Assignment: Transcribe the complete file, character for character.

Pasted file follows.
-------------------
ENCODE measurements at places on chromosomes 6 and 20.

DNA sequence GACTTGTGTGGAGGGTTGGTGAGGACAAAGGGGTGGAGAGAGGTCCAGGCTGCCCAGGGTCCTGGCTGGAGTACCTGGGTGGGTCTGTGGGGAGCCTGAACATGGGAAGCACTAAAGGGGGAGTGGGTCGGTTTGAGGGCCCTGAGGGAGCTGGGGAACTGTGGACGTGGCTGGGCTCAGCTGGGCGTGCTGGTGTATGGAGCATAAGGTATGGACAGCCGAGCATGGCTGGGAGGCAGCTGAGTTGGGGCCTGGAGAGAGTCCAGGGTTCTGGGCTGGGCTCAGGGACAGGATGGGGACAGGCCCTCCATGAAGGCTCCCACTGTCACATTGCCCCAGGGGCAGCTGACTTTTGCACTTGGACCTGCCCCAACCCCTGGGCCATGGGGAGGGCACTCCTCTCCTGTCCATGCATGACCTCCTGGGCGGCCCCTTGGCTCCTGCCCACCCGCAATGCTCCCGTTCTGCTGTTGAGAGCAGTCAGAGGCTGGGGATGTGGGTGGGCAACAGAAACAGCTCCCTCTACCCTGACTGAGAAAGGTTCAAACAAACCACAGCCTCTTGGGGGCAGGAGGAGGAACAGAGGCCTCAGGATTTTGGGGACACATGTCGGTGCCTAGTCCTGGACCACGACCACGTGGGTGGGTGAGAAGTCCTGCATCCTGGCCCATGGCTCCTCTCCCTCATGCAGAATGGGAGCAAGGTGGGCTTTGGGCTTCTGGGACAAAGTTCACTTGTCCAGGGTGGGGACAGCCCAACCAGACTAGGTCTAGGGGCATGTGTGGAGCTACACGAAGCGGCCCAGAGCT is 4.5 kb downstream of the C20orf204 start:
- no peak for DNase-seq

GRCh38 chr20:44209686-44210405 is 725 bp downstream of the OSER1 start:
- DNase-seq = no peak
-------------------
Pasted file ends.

ENCODE measurements at places on chromosomes 6 and 20.

DNA sequence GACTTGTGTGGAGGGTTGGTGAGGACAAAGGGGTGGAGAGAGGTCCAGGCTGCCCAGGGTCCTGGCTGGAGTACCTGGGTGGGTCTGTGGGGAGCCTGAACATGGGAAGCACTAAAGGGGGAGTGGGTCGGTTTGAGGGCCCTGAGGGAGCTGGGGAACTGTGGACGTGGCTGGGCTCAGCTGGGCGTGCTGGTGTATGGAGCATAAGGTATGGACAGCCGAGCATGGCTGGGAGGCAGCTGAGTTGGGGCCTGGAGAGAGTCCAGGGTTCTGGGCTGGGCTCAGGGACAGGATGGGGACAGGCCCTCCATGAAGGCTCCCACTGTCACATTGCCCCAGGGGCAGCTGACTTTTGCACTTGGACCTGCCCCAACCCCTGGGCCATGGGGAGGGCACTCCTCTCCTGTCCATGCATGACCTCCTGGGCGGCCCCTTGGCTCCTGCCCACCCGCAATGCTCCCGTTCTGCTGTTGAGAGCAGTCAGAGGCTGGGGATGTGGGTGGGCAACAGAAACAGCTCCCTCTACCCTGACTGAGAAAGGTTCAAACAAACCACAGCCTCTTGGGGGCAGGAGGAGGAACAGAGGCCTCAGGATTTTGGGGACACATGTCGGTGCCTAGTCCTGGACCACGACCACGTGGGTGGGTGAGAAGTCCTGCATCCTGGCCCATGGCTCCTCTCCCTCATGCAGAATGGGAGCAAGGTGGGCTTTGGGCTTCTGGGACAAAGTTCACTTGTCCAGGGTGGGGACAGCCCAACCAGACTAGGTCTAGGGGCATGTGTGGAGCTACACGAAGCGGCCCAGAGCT is 4.5 kb downstream of the C20orf204 start:
- no peak for DNase-seq

GRCh38 chr20:44209686-44210405 is 725 bp downstream of the OSER1 start:
- DNase-seq = no peak